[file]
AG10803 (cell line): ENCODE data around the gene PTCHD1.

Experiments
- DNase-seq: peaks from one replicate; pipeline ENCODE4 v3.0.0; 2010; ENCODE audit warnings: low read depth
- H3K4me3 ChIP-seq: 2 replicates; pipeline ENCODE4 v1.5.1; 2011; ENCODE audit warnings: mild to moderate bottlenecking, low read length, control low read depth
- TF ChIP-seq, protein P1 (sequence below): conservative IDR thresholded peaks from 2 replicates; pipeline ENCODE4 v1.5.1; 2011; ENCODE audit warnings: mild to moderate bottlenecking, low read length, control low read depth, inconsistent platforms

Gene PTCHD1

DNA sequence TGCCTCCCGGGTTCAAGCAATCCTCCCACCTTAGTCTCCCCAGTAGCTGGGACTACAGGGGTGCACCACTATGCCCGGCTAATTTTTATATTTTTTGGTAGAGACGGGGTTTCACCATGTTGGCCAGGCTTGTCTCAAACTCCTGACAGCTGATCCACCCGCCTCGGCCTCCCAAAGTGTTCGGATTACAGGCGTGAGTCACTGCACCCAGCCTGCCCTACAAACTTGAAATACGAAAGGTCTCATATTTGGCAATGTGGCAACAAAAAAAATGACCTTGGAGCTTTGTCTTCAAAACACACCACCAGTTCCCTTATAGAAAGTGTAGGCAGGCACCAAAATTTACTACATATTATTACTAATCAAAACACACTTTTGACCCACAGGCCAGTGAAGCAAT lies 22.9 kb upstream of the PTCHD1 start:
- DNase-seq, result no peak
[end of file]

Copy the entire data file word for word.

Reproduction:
AG10803 (cell line): ENCODE data around the gene PTCHD1.

Experiments
- DNase-seq: peaks from one replicate; pipeline ENCODE4 v3.0.0; 2010; ENCODE audit warnings: low read depth
- H3K4me3 ChIP-seq: 2 replicates; pipeline ENCODE4 v1.5.1; 2011; ENCODE audit warnings: mild to moderate bottlenecking, low read length, control low read depth
- TF ChIP-seq, protein P1 (sequence below): conservative IDR thresholded peaks from 2 replicates; pipeline ENCODE4 v1.5.1; 2011; ENCODE audit warnings: mild to moderate bottlenecking, low read length, control low read depth, inconsistent platforms

Gene PTCHD1

DNA sequence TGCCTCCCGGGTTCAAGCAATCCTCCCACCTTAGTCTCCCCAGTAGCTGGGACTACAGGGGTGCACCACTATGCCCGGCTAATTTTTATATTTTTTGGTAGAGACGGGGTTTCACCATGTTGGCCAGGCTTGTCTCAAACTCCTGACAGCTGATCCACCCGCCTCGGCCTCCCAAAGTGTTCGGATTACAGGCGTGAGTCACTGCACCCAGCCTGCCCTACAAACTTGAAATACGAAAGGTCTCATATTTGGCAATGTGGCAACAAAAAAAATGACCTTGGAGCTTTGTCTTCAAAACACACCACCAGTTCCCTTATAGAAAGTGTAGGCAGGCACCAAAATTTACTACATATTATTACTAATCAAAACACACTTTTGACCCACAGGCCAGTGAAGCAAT lies 22.9 kb upstream of the PTCHD1 start:
- DNase-seq, result no peak